The gallery will span adjoining properties at 930 8th Ave. and 731 10th St. It is tentatively scheduled for a grand opening Dec. 19.

Along with the gallery, Molina plans to open studios in the basement for classes and eventually live-in artists. He also has a vision of a coffee bar, café and maybe even a rooftop restaurant.

Downtown Development Authority executive director Pam Bricker said that building has been empty for as long as she can remember.

“Art is everything,” Molina said. “We wear it, we hear it, we see it, we taste it.”

“We’re very, very pleased that Joe’s making an investment in the downtown core. That building has been an eyesore for some time,” she said.

Bricker said a few years ago, after the building had already sat on the market for a number of years, a woman bought the building with the intent of turning it into a restaurant and bar.

The woman who bought it didn’t realize the amount of work that still needed to be put into the building and she eventually ran out of funds, Bricker said.

Colette Pitcher, owner of Showcase Art Center, 1335 8th Ave., said she hopes this is the beginning of an art corridor in Greeley.

“We need more galleries right down 8th Avenue,” she said. “I’ve been on my soap box for 20 years hoping something like this would happen.”

Pitcher said bringing in more art attracts more art, which attracts more patrons and hopefully makes it a destination eventually.

“It will certainly make it more of a destination (for people) to come down to 8th (Avenue) on the First Friday to see what’s happening on the arts scene,” Pitcher said, referring to monthly Friday activities that celebrates Greeley’s arts and music scene.

Molina opened the gallery because art is his passion, he said.

“This is what makes me happy,” he said. “This is what drives me.”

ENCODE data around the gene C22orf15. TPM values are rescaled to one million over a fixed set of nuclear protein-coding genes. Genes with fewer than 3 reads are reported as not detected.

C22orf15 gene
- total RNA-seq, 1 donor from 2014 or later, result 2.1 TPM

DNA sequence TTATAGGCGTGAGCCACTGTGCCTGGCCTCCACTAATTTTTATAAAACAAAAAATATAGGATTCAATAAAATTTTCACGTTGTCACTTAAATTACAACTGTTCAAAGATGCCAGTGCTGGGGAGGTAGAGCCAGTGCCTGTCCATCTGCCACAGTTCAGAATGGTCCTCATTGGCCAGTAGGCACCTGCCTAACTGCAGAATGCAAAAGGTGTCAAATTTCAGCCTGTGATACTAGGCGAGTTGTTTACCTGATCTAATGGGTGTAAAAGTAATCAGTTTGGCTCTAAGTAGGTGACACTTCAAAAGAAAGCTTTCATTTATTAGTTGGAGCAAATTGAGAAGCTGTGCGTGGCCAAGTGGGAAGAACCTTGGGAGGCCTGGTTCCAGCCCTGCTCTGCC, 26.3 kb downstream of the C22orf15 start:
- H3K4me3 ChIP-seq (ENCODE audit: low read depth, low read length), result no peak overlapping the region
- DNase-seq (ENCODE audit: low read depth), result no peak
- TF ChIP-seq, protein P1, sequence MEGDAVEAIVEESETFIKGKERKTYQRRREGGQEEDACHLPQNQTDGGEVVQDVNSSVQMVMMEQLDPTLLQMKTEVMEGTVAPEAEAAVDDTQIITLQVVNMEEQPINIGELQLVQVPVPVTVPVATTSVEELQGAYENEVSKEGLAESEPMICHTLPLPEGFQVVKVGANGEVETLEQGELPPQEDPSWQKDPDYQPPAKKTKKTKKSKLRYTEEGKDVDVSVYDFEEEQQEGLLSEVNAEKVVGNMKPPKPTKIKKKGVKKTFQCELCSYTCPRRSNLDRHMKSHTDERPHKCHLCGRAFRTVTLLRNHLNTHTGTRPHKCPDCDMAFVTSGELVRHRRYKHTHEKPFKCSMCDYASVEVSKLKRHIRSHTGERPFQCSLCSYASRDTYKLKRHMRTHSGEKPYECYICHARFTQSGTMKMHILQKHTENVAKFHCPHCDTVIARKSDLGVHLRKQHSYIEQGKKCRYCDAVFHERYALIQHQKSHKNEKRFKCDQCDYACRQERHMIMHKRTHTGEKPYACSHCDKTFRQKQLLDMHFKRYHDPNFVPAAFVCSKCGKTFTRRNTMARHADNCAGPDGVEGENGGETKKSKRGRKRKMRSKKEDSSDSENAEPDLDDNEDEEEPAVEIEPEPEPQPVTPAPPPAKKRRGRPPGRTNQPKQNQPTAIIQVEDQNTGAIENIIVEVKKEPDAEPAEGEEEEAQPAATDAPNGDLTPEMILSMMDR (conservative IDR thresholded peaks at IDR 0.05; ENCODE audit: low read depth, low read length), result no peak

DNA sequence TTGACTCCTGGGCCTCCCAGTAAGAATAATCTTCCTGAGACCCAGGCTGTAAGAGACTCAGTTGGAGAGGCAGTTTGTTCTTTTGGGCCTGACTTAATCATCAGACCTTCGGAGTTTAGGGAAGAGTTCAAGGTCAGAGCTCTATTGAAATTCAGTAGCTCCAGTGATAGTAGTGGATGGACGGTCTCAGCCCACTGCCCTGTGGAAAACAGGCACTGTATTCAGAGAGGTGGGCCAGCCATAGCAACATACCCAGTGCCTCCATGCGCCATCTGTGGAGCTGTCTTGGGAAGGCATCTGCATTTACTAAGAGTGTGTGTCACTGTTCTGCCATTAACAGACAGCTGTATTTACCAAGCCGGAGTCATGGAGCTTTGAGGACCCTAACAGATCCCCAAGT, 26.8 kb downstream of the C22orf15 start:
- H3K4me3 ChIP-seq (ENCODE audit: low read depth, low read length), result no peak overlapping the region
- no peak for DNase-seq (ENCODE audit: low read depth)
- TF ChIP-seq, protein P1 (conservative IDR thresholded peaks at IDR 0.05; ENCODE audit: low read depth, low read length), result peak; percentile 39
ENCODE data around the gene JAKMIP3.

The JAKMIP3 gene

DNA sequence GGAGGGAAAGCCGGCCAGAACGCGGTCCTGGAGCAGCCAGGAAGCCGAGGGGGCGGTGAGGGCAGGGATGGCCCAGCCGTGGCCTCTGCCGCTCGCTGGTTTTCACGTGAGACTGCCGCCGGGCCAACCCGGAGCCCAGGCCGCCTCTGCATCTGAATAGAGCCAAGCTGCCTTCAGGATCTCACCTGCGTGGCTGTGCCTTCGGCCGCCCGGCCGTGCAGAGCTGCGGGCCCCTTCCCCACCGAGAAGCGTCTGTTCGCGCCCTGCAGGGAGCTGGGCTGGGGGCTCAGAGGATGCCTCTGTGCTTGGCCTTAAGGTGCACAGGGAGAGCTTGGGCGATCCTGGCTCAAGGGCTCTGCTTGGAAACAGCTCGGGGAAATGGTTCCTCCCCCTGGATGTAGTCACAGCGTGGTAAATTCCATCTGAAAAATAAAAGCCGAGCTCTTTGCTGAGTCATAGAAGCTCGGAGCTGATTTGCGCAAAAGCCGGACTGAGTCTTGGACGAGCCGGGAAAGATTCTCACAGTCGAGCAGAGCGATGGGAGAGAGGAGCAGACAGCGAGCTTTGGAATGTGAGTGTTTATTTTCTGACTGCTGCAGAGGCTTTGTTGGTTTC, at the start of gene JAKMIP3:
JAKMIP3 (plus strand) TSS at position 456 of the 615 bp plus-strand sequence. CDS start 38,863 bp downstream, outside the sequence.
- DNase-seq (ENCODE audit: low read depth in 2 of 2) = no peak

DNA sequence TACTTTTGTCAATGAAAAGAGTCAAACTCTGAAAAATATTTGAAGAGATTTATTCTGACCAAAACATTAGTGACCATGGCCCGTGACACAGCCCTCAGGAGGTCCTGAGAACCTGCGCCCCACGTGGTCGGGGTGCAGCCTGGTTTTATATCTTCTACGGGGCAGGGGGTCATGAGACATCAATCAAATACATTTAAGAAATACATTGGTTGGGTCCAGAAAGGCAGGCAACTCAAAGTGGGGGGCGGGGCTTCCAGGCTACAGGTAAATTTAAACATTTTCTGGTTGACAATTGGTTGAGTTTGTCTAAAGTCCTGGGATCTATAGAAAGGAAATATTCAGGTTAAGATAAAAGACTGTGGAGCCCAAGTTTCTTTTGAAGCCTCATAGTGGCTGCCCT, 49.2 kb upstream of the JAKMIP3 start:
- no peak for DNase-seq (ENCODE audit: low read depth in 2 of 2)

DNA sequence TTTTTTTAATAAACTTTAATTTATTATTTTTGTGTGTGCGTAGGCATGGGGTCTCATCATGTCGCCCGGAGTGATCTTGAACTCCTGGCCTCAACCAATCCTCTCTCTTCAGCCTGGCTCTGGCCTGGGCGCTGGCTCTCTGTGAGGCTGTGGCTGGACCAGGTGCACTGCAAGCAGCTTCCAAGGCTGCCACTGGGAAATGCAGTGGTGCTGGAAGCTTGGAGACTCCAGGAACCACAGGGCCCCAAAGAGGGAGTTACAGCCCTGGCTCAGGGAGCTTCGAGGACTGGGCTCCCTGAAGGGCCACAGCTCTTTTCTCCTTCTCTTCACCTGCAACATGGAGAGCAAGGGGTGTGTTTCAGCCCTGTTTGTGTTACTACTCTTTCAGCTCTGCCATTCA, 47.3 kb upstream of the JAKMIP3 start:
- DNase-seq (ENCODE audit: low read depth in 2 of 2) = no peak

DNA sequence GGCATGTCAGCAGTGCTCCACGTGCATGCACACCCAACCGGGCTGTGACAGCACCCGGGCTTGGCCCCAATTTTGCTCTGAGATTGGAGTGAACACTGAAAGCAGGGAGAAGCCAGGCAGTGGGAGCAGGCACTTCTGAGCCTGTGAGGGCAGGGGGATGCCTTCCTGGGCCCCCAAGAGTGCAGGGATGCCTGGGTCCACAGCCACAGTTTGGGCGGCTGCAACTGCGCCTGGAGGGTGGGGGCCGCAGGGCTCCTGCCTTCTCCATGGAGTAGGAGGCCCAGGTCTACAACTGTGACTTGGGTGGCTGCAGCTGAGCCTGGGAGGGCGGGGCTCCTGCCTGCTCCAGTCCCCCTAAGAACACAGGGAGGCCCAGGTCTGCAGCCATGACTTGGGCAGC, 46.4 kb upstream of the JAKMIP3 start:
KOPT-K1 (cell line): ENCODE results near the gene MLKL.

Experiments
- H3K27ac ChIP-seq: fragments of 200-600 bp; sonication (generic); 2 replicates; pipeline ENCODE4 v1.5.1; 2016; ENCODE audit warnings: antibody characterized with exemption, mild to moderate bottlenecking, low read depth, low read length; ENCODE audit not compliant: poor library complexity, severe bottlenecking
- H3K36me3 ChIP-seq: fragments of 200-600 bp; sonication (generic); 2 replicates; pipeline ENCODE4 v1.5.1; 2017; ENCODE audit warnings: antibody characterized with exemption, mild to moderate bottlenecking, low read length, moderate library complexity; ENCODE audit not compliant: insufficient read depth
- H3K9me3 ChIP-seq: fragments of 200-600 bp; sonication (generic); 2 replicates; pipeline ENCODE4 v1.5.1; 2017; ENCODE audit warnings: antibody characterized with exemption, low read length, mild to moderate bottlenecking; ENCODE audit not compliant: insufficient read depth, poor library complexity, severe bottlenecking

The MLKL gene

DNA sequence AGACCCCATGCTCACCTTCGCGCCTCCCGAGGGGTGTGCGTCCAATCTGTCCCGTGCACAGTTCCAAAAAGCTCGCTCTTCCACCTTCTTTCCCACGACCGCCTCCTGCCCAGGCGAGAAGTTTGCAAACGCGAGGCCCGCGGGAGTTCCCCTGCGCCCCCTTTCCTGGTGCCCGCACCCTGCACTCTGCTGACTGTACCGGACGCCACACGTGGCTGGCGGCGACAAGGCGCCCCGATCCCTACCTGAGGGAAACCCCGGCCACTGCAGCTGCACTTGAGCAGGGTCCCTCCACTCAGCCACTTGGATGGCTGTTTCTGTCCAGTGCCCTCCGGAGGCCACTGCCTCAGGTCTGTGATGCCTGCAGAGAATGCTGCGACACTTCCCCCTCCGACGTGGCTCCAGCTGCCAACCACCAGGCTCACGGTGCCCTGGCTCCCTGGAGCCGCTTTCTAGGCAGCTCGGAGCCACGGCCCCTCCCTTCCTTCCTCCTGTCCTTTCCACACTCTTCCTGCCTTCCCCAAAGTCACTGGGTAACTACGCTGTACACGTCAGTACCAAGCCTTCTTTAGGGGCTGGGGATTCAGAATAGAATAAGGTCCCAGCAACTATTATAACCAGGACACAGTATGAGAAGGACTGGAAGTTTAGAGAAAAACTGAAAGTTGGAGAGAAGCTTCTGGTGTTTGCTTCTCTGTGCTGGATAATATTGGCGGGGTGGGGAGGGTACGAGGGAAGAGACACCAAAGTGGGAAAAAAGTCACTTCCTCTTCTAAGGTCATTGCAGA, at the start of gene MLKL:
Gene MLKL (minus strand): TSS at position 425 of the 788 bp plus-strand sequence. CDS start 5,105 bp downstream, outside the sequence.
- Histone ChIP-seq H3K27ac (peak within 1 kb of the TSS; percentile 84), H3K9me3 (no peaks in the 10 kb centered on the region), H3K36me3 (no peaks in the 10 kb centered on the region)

He hopes to communicate through art with the developmentally disabled as well as those who have drawn a bad card in life — like gang members.

Molina grew up with a childhood that was less-than-Disney, and he said he understands and wants to help those who might be in similar situations.

“I have so much to say through art — I have so much to say I don’t know how to get it out in one lifetime,” he said. “I want to create these messages in a beautiful, colorful way.”

Molina also wants to bring even more opportunities for artists to Greeley with the new gallery. He plans to offer internships, classes and studio space for aspiring artists.

“I think we’re on the forefront” of an art movement in Greeley, he said. “I want people to come in here. I want them to feel the energy.”

He said he even created the gallery with big walls on wheels so it’s fluid and changing with every show, to make sure it’s never the same.

About three years ago, Molina opened his first art gallery at 515 13th St., which will now act as storage for the bigger gallery.

He wants this gallery to be an “art Mecca” for every type of art. “I want to create events here that people want to come to from out of town,” he said.